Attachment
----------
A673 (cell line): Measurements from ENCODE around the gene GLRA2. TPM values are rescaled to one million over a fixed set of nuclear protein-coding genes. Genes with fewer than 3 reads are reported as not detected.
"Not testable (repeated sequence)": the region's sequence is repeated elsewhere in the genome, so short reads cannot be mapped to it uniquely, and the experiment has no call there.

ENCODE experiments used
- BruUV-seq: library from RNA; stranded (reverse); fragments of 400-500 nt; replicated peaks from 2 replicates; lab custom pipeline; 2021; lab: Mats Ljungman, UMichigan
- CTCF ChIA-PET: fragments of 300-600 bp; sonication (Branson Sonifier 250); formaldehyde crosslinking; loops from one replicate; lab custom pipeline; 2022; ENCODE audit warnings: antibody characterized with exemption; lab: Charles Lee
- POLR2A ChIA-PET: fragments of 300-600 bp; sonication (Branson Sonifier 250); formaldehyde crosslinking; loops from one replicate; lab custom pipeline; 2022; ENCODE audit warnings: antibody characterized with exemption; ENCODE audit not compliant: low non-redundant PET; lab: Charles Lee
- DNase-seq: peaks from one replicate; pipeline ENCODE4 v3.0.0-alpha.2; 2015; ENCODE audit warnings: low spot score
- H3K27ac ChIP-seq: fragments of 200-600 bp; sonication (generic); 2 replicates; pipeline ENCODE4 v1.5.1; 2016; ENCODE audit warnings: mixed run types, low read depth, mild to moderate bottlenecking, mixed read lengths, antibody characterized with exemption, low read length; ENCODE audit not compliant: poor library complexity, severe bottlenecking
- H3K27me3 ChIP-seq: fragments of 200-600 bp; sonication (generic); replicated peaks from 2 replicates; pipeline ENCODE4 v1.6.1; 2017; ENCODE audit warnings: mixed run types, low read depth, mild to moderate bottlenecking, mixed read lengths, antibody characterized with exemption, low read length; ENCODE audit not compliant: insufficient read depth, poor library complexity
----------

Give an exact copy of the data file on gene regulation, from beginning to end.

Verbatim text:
A673 (cell line): Measurements from ENCODE around the gene GLRA2. TPM values are rescaled to one million over a fixed set of nuclear protein-coding genes. Genes with fewer than 3 reads are reported as not detected.
"Not testable (repeated sequence)": the region's sequence is repeated elsewhere in the genome, so short reads cannot be mapped to it uniquely, and the experiment has no call there.

ENCODE experiments used
- BruUV-seq: library from RNA; stranded (reverse); fragments of 400-500 nt; replicated peaks from 2 replicates; lab custom pipeline; 2021; lab: Mats Ljungman, UMichigan
- CTCF ChIA-PET: fragments of 300-600 bp; sonication (Branson Sonifier 250); formaldehyde crosslinking; loops from one replicate; lab custom pipeline; 2022; ENCODE audit warnings: antibody characterized with exemption; lab: Charles Lee
- POLR2A ChIA-PET: fragments of 300-600 bp; sonication (Branson Sonifier 250); formaldehyde crosslinking; loops from one replicate; lab custom pipeline; 2022; ENCODE audit warnings: antibody characterized with exemption; ENCODE audit not compliant: low non-redundant PET; lab: Charles Lee
- DNase-seq: peaks from one replicate; pipeline ENCODE4 v3.0.0-alpha.2; 2015; ENCODE audit warnings: low spot score
- H3K27ac ChIP-seq: fragments of 200-600 bp; sonication (generic); 2 replicates; pipeline ENCODE4 v1.5.1; 2016; ENCODE audit warnings: mixed run types, low read depth, mild to moderate bottlenecking, mixed read lengths, antibody characterized with exemption, low read length; ENCODE audit not compliant: poor library complexity, severe bottlenecking
- H3K27me3 ChIP-seq: fragments of 200-600 bp; sonication (generic); replicated peaks from 2 replicates; pipeline ENCODE4 v1.6.1; 2017; ENCODE audit warnings: mixed run types, low read depth, mild to moderate bottlenecking, mixed read lengths, antibody characterized with exemption, low read length; ENCODE audit not compliant: insufficient read depth, poor library complexity